The 13th Floor

Why EA’s Epic Game BRüTAL LEGEND Still Deserves to Be Legendary

SILENT HILL 2. RESIDENT EVIL 4. FINAL FANTASY VII. Video games are still in their infancy as an art form, but we are already starting to declare that certain experiences are canonical. These are the games that represented the artistic height of the medium, that rattled our senses and showed us what the art is capable of.

But like many popular art forms, video games are also a popularity contest. That is to say, the games that reach the most players, that make the most money and/or produce the most sequels are the games that tend to cement their place in history. And while many (and maybe even most) of these successful games deserve their placement in the canon, it behooves those of us who love this medium to stick up for the less financially successful titles that nevertheless represent a significant artistic achievement.

Brutal Legend

To that end I put it to you that BRüTAL LEGEND belongs in the history books, not as a technical milestone but as a distinctive, impressive accomplishment.

Those who remember BRüTAL LEGEND may remember that the game, developed Tim Schafer (GRIM FANDANGO, PSYCHONAUTS) and Double Fine, was reasonably well-reviewed upon its release. And it didn’t exactly “tank,” but plans for a sequel were almost immediately dropped after the game performed well under EA’s expectations. Fans of the game didn’t exactly rally around the downloadable and multiplayer content either, so BRüTAL LEGEND soon disappeared from the public consciousness. A memory, either pleasant or disappointing, to be filed away along with so many others.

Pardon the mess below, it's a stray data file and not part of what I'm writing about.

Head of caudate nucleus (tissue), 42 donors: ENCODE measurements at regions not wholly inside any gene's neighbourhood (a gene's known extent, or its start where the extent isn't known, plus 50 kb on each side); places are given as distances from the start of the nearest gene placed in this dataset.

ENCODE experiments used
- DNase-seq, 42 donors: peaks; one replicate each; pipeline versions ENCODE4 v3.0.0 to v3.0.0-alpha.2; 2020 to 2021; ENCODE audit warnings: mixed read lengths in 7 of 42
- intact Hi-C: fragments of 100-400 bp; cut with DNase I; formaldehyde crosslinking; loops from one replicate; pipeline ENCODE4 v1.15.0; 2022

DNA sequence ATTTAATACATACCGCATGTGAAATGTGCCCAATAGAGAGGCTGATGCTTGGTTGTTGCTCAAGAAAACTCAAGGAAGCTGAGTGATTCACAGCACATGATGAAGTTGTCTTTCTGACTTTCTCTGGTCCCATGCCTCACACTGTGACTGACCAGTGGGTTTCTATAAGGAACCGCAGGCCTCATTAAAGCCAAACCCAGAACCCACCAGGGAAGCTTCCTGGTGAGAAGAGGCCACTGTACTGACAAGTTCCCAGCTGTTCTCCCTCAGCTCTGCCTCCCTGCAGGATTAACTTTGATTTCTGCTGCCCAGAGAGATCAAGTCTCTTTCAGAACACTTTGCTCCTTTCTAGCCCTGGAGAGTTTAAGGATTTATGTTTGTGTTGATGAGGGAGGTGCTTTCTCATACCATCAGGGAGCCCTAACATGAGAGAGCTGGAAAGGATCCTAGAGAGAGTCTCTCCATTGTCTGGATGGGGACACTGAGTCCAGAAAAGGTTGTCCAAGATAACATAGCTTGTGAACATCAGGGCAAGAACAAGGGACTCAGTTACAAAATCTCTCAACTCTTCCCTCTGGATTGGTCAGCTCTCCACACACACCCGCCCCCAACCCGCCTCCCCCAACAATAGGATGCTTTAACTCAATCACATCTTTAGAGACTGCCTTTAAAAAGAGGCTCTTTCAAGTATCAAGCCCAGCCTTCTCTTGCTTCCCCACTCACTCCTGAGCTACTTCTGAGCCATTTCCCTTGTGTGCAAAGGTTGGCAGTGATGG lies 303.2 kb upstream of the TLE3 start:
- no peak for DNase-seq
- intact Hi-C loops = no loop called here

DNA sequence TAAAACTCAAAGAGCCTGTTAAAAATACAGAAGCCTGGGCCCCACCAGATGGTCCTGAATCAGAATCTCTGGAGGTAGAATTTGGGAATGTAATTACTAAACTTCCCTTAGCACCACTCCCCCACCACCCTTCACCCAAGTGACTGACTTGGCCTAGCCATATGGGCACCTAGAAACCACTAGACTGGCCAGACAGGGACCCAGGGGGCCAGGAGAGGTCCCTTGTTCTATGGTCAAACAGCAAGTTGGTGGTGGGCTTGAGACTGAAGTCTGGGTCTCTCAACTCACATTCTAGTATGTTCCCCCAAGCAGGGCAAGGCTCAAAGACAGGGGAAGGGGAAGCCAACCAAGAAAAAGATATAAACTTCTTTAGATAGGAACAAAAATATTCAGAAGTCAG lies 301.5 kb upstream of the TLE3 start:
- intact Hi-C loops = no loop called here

To be fair, those who found themselves disappointed by BRüTAL LEGEND had their reasons. Gamers were told to expect a third-person action game and were instead given an experience that gradually evolves into the real-time strategy (RTS) genre over the course of the story; an unusual marriage of story development and gameplay mechanics may have been ahead of its time. (Or maybe not, since it’s a concept that still hasn’t taken hold: games are still usually one genre from beginning to end, for better or worse.)

But let’s back up a bit, because there is a decent chance that you haven’t played BRüTAL LEGEND, isn’t there?

Brutal Legend Eddie Riggs Ophelia

BRüTAL LEGEND is the story of Eddie Riggs, voiced by (and partially modeled after) comedian Jack Black. Unlike many video game protagonists, who represent either a fantastical heroic ideal (or a mild-mannered individual on a steady path to that ideal), Eddie is a roadie. His entire job is to make other people look good. We meet up with Eddie on tour with the god awful nü metal band “Kabbage Boy,” yearning for the days when the music meant something.

Take a look at the game’s opening animation (which takes place after a live-action prologue starring Jack Black as himself, which already defied all expectations before the first cut scene):

Eddie is dragged into a fantasy world inspired by heavy metal album covers, where characters voiced by Ozzy Osbourne, Lemmy Kilmister and Lita Ford (who play, essentially, Robert E. Howard interpretations of themselves) are waging war against a gothic, sexually amorphous villain voiced by Tim Curry (THE ROCKY HORROR PICTURE SHOW).

Brutal Legend Doviculus Tim Curry

The game wears all of its heavy metal influences on its sleeve/jacket cover, from kill moves that literally melt someone’s face off to a soundtrack that features 107 metal songs from 75 different bands. A small sampling of those bands: Black Sabbath, Motörhead, Judas Priest, KMFDM, Anvil, Anthrax, Dokken, Ministry… yeah, BRüTAL LEGEND is legit.

As the game progresses, Eddie uses his newfound metal superpowers to raise an army against the evil Doviculus (Curry, who replaced Ronnie James Dio during the game’s production), and his glam metal henchman General Lionwhyte (voiced by Judas Priest’s lead singer, Rob Halford).

Brutal Legend General Lionwhyte